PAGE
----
While many banks do a good job at marketing, few formally state their objectives each year and fewer still take the time to align them with management desires. This could be a mistake as bank marketers are coming under increasing pressure to be held more accountable and to measure their return. Therefore, it is more important than ever to have alignment as to maximize the marketing effort. In this article, we look at recent data to compare what management wants out of marketing and what marketing thinks management wants. The results are surprising and show a need for better alignment before 2019 kicks off.
Trade Desk and Forbes Insights recently polled more than 228 companies and asked their managers and their marketers what their top three goals are. As can be seen by the data below, while there is some alignment over objectives, such as new customer acquisition and retention, some objectives were wildly off.
Revenue: Standout discrepancies include management’s focus on driving top-line revenue as 53% of managers said this is important while only 35% of marketers rendered that answer. This is important to clarify as spending money on increasing deposit balances may not be as important as spending money to acquire new loans. Maybe marketing isn’t focused enough on the top line, or maybe management doesn’t desire the direct increase in revenue compared to enhancing margins. Whatever the case, this is likely the first conversation to have.
Increased Product Awareness: Similarly, many bank marketers said that increasing product awareness, particularly for loans and checking are among their top three goals. However, in the survey, only 7% of managers gave the answer.
Brand Awareness: Another major misalignment is when it comes to brand awareness. While increasing brand awareness was near the bottom of the list of management expectations, it was near the top of the marketing’s goals. Brand awareness is always difficult to measure and is usually done to promote the general “feeling” about a bank.
Efficiency / Cost Savings: Perhaps the most surprising outcome of the survey was the difference in management’s expectations (34%) and marketing’s expectations (19%) when it comes to obtaining marketing efficiency. Marketing found this the least importation of the eight objectives, while management ranked it fourth.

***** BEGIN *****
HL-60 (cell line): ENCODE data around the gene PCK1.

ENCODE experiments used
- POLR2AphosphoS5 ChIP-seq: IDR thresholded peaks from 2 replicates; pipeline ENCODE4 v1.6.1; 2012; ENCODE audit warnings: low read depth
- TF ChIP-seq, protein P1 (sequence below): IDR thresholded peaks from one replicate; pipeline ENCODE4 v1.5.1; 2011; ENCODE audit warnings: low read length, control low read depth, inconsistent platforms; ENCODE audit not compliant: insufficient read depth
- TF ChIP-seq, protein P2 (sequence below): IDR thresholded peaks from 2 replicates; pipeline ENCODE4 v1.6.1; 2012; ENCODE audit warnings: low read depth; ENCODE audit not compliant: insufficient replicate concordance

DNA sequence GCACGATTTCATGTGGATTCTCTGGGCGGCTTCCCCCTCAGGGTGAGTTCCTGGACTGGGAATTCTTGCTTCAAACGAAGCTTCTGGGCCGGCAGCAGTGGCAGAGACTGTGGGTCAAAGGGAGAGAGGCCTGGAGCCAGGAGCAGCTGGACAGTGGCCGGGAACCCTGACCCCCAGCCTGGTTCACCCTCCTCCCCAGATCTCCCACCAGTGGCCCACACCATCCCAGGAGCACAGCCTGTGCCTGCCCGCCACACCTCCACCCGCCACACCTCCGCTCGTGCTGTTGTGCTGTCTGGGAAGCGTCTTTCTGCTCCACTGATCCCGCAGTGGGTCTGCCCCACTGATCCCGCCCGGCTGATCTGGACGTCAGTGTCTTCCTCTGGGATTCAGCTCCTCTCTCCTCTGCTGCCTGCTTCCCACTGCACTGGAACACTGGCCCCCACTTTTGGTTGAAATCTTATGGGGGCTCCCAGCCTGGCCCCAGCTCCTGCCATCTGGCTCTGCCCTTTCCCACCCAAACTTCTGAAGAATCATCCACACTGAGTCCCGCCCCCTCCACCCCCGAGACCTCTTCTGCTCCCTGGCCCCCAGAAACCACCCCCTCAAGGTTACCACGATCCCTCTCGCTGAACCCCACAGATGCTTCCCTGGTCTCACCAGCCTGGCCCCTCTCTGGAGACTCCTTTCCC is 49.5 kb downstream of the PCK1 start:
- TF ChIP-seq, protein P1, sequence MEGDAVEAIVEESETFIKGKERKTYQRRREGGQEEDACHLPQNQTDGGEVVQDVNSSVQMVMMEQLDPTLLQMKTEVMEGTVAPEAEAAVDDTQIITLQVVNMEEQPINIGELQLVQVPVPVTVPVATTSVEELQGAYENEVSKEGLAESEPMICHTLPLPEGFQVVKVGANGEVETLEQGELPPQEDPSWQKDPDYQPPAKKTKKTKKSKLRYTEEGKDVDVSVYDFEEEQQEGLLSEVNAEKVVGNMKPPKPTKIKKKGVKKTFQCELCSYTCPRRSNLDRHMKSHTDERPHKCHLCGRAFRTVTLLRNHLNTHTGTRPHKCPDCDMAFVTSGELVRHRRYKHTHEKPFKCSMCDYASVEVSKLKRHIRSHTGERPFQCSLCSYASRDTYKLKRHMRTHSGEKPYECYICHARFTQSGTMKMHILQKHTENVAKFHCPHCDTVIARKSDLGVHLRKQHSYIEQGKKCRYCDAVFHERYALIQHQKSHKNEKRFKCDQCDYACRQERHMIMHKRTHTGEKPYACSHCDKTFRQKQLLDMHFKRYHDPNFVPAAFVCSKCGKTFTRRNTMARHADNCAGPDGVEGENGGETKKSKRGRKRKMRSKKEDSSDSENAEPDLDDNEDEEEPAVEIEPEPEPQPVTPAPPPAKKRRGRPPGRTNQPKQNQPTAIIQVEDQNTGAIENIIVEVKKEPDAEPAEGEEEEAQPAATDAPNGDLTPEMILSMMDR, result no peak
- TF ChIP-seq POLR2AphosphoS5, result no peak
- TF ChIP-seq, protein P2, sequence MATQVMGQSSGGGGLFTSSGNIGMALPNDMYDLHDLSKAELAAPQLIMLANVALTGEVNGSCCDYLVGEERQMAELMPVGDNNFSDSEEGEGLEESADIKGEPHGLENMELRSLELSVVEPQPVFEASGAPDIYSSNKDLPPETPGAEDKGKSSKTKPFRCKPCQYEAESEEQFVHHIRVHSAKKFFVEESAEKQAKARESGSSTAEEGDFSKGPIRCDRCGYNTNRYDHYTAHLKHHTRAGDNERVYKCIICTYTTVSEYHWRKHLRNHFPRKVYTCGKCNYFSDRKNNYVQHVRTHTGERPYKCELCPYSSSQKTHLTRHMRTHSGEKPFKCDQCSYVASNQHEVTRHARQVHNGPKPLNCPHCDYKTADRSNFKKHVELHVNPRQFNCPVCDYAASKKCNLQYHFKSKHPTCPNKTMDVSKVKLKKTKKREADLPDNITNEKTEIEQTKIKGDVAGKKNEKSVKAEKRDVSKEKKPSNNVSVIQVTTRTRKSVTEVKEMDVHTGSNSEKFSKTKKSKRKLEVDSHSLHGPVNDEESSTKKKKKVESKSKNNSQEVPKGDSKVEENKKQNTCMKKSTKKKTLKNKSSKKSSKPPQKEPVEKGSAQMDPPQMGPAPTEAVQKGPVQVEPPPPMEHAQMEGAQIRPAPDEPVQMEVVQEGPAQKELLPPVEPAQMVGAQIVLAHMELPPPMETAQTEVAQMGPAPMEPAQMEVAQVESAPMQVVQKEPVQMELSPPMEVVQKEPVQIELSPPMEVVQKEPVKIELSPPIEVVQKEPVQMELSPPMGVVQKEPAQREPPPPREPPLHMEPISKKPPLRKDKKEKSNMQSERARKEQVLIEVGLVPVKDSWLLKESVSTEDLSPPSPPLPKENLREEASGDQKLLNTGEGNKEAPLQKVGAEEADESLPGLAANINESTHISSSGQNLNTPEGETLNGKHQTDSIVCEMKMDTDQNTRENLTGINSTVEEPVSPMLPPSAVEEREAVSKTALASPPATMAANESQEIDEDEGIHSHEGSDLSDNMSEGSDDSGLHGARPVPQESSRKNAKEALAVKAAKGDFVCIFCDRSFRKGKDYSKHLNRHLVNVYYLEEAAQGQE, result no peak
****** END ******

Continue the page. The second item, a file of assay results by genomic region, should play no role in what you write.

This speaks to the need for marketing to better track not just return on investment in marketing spend, but overall impact to the organization. This is worth clarifying within your bank as certain investments can have a low return on investment due to a higher expense, but have high impact on items like revenue.
Finally, this focus on cost savings by management also helps explain why more banks are investing in marketing technology (martech) and leverage such applications as CRM, email automation, display ad optimization, and SEO management. Banks are approaching the point where they will be spending more money on martech than compensation for marketing staff. It also explains why a vast majority of marketers (86%) will be increasing their spend on martech in 2019.
Putting This Into Action
Where your capital is allocated is one of the major decisions that bank managers need to make and marketing can help set those priorities. Understanding the relative importance of generating revenue compared to acquiring new customers, increasing margins, building a brand or retaining customers can make a huge difference in execution.
Bank marketing isn’t something that takes place as an afterthought in product execution. To be successful, marketers must have a seat at the decision table and be integral to planning and setting strategy. To accomplish this integration, it means that marketing needs to educate management and bank management needs to lean on marketing in order to understand the capabilities. This can’t happen unless both the marketing team and the management team share the same objectives.
All eight of the above objectives are important but need to be prioritized for the bank as that priority will drive different tactics and campaigns.
Before you execute next year’s budget help ensure that this conversation takes place so everyone can be clear on what 2019 brings.
Submitted by Chris Nichols on December 10, 2018